One recent pristine summer afternoon, two people drowned on a popular southern Vermont lake. From a festive plastic float, they’d waved hello to others passing by on kayaks, paddle boards and canoes, including me.
President Calvin Coolidge, a Plymouth, Vermont native who adored his white collie Rob Roy, once stated in his plain spoken way that “Any man who does not like dogs and want them about does not deserve to be in the White House” – a sentiment with which I firmly agree.
In the ‘80s, after footloose travel and a stint living in Greece, I decided to get a career and enrolled in a masters program in library science. In my final semester I took a class that introduced us to the latest trend in libraries - computers! When the guy sitting next to me said hello, I felt I’d seen him before.
Never mind that the snows had melted and the first green spears of new growth had pushed up to announce spring’s arrival. For weeks the entire state of Vermont had been held in the messy grip of an extended cold and rainy season.
I’ve done my share of protesting in life. In 1969, I joined a half million protesters in Washington, D.C. in the Moratorium to End the War in Vietnam - and was sprayed with tear gas. At a similar rally in New York City’s Bryant Park I saw fellow demonstrators clubbed by police and witnessed its rapid transformation from peaceful protest to street violence.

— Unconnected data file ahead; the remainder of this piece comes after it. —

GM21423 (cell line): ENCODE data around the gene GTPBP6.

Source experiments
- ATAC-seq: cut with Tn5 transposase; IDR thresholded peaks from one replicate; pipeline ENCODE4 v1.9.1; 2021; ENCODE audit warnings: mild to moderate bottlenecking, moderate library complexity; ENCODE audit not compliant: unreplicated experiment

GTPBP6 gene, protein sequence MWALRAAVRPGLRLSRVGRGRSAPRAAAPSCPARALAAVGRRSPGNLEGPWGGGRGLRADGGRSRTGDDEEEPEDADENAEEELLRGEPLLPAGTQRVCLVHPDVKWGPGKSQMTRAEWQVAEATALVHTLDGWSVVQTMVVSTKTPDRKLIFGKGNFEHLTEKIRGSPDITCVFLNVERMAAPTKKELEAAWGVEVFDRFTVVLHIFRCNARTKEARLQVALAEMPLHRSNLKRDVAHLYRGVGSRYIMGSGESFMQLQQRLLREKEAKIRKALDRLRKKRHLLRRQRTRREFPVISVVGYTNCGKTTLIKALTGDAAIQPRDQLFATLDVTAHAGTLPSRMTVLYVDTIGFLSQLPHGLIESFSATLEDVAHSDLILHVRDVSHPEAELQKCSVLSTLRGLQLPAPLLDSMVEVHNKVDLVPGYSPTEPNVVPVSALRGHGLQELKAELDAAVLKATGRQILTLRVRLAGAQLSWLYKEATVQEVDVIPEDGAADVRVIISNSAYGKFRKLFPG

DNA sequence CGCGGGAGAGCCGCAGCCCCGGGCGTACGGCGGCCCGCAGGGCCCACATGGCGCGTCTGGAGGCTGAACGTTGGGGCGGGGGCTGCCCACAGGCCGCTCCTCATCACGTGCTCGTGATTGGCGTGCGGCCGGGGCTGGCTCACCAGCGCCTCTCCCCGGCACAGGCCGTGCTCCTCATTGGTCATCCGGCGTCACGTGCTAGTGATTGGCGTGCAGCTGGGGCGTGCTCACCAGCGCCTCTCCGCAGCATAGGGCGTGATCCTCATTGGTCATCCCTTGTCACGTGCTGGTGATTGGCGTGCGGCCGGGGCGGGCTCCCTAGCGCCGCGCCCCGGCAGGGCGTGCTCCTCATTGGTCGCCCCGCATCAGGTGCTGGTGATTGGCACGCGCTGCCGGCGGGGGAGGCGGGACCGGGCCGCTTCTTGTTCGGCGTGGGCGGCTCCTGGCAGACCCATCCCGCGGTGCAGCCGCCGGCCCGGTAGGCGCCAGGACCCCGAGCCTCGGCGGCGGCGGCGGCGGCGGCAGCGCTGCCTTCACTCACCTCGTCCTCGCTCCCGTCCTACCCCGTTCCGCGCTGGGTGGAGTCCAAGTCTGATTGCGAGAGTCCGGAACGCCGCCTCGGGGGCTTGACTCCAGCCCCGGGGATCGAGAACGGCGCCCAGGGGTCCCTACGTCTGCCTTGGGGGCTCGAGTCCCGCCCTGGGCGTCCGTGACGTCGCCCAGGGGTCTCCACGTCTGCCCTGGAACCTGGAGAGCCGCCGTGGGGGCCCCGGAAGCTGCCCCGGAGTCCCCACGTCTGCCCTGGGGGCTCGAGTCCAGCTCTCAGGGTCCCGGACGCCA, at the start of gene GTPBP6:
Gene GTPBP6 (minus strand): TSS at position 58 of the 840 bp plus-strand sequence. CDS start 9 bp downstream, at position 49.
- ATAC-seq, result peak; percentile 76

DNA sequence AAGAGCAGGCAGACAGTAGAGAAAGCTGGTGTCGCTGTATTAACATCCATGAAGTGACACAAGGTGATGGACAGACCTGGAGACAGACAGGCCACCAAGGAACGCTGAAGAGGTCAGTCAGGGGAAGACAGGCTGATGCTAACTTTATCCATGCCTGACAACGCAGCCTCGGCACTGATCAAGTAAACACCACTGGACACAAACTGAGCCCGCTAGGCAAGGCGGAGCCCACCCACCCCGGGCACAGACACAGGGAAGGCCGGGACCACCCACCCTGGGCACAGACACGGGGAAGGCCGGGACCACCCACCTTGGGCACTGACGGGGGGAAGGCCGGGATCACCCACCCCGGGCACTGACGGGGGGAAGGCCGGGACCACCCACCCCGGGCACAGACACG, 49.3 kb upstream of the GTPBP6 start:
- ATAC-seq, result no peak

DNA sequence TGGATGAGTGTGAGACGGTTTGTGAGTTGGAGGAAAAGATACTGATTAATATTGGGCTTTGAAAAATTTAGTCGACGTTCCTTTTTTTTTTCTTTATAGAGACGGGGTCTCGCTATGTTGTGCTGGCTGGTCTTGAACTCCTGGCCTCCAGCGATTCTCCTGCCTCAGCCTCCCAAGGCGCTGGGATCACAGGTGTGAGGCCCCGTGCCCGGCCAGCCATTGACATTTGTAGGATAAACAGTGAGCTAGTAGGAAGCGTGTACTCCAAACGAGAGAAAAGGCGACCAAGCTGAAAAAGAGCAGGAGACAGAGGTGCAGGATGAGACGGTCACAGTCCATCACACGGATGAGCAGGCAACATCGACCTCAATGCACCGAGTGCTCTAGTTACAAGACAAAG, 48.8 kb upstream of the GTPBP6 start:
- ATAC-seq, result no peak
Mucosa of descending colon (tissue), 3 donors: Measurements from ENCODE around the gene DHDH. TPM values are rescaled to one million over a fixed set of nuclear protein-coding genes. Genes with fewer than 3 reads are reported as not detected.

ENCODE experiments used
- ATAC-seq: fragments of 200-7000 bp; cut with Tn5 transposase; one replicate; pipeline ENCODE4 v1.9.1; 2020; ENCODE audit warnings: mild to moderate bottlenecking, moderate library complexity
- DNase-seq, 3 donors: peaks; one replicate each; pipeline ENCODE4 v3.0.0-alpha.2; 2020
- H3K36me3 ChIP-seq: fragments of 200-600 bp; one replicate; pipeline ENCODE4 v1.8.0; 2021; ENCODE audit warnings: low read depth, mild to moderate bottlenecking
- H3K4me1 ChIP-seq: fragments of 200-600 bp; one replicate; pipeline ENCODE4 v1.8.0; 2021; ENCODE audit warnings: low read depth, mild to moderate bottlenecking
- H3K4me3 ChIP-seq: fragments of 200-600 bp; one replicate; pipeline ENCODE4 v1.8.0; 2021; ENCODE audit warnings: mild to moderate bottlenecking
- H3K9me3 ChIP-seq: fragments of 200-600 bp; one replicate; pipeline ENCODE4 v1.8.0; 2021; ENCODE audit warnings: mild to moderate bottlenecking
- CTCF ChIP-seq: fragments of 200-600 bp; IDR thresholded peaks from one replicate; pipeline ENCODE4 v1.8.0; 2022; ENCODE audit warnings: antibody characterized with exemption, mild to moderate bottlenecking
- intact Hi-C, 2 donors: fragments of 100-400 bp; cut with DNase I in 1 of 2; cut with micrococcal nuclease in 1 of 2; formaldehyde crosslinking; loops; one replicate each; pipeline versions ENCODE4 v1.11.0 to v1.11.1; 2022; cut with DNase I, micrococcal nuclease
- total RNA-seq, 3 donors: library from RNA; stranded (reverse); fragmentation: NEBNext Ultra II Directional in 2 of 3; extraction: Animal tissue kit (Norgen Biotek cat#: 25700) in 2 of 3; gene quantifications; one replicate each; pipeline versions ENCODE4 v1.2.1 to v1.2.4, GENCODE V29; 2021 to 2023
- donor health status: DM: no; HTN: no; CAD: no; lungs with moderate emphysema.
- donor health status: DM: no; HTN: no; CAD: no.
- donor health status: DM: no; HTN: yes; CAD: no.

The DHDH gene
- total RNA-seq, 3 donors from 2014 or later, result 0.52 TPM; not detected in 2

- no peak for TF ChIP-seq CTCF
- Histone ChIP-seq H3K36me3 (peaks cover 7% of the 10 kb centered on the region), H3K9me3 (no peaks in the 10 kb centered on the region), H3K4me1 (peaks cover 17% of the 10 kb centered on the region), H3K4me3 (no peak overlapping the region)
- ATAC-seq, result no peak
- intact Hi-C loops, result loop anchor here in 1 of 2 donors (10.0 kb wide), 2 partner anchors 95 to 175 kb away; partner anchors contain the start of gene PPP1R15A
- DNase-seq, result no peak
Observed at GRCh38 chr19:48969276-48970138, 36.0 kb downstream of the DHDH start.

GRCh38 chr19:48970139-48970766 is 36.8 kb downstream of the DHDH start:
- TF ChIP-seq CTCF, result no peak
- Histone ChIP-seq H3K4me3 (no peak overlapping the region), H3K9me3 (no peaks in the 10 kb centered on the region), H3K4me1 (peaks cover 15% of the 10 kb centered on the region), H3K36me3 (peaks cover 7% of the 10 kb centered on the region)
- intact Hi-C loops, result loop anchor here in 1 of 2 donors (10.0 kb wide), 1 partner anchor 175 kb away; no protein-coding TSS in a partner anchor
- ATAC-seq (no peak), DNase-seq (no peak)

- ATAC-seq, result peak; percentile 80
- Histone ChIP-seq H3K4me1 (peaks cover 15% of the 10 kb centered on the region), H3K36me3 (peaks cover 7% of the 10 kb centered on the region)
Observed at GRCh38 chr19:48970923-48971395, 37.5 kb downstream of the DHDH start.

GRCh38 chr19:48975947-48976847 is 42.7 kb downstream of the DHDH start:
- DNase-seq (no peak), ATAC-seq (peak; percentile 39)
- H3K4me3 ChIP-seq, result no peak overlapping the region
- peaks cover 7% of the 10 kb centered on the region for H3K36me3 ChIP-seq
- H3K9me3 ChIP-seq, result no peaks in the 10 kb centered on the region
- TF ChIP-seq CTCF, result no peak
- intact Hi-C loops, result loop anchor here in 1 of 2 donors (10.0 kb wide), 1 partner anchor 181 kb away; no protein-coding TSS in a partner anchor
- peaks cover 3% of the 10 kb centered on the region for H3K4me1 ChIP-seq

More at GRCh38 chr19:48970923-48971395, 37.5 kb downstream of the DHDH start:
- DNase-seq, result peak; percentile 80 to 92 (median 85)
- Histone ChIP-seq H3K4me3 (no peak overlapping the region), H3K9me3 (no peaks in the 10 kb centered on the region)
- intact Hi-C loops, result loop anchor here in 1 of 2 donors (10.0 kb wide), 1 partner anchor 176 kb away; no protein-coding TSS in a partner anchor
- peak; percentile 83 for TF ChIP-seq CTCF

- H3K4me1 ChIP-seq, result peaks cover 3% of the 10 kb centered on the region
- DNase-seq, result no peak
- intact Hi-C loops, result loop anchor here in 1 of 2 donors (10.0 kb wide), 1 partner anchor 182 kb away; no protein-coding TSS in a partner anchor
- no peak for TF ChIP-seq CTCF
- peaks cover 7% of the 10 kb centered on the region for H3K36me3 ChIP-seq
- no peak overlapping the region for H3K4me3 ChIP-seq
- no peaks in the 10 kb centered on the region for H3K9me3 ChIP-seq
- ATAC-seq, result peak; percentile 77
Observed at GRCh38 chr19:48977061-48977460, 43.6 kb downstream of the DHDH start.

I recently sat on the edge of my seat in a packed house listening to two icons of resistance speak about the state of politics, environment and the media. Vermont’s own Bill McKibben, who jump started what’s now a global movement to fight climate change, shared the stage of Randolph’s Chandler Center for the Arts with advocacy journalist and investigative reporter Amy Goodman.
While awaiting the inauguration of a new president who admits he’s never read a presidential biography and hasn’t the time or interest to read anything more complex than popular magazines, I’ve been feeling anxious about what this might signal about the future of reading - historically one of America’s favorite pastimes.
A popular catch phrase that gets bandied about a lot is “the myth of Vermont exceptionalism.” We in the Green Mountain State like to believe that we do health, education and quality of life better than most. And I can personally vouch for the fact that we really are pretty exceptional when it comes to voting. Behind bars, that is.
You’d have to be living under a rock to be unaware of the issues and deep divisions surrounding this presidential race. And many voters are dissatisfied with both major candidates, but I consider voting a civic responsibility, so this election season, I was compelled to take action.
I see them all the time: electronic traffic signs warning drivers of safety hazards, road work and weather conditions. With orange letters against a black background they’re so familiar that many of us don’t pay them much attention as we speed along, intent on time and destination. But one with the number of traffic fatalities this year on Vermont roads sticks with me.
This spring my brother in another state became seriously ill and required end-of-life care in a nursing home. As his health care proxy, I responded to daily calls and emails from caseworkers, nurses and physicians.